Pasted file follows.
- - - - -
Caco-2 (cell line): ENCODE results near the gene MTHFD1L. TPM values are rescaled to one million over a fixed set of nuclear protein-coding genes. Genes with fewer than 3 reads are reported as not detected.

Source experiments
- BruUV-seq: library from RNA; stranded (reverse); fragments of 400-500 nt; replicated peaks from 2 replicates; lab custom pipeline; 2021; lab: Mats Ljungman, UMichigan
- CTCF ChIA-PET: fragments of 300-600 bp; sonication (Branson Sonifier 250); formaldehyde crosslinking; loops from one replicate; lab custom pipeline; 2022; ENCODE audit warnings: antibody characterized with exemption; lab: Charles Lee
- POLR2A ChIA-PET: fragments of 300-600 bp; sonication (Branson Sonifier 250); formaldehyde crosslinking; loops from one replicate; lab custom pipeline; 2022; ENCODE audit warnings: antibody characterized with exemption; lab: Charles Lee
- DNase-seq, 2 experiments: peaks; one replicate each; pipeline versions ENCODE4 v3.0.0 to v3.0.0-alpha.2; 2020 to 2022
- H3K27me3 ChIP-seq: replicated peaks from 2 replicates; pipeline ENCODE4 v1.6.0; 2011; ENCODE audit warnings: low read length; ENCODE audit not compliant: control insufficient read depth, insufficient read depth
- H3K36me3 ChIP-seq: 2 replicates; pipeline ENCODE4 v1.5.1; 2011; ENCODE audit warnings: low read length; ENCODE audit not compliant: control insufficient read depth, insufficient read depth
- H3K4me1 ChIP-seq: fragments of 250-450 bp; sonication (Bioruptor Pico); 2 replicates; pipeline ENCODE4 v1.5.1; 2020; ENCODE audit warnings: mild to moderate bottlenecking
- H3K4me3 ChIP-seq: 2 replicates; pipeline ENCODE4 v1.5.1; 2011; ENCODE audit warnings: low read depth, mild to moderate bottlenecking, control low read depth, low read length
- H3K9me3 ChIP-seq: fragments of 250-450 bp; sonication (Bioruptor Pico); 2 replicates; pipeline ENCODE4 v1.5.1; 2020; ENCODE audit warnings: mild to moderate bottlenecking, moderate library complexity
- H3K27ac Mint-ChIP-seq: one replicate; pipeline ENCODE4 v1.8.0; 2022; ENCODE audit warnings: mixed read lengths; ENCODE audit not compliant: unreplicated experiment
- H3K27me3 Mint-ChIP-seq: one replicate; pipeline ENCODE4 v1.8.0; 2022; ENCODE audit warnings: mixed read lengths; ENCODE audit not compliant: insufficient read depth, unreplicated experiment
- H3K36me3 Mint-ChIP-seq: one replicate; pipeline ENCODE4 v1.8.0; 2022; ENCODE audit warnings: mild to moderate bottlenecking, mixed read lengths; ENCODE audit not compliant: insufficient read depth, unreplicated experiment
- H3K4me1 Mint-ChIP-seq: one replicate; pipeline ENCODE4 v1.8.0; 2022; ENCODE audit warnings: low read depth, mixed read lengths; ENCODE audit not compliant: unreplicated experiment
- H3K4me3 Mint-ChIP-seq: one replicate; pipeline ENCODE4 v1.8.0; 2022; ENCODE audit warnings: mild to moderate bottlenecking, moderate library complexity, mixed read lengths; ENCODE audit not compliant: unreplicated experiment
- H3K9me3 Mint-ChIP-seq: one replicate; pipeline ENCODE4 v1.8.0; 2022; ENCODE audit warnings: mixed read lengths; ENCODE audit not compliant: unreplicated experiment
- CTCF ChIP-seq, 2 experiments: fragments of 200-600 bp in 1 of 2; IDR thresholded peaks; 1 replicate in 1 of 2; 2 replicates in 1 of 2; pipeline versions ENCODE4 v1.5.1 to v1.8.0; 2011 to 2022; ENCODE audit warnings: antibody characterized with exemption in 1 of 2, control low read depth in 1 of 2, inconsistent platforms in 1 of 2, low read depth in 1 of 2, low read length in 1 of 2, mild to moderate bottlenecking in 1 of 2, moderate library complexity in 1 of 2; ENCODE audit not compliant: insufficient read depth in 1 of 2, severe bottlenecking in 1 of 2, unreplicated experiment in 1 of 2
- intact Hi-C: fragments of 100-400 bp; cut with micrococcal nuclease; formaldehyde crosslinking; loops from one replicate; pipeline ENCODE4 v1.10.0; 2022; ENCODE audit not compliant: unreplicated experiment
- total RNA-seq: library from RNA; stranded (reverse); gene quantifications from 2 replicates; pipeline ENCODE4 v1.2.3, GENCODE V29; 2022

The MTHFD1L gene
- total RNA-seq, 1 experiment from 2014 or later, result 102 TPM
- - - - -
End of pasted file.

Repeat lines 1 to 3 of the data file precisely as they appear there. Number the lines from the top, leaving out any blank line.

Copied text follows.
Caco-2 (cell line): ENCODE results near the gene MTHFD1L. TPM values are rescaled to one million over a fixed set of nuclear protein-coding genes. Genes with fewer than 3 reads are reported as not detected.

Source experiments
- BruUV-seq: library from RNA; stranded (reverse); fragments of 400-500 nt; replicated peaks from 2 replicates; lab custom pipeline; 2021; lab: Mats Ljungman, UMichigan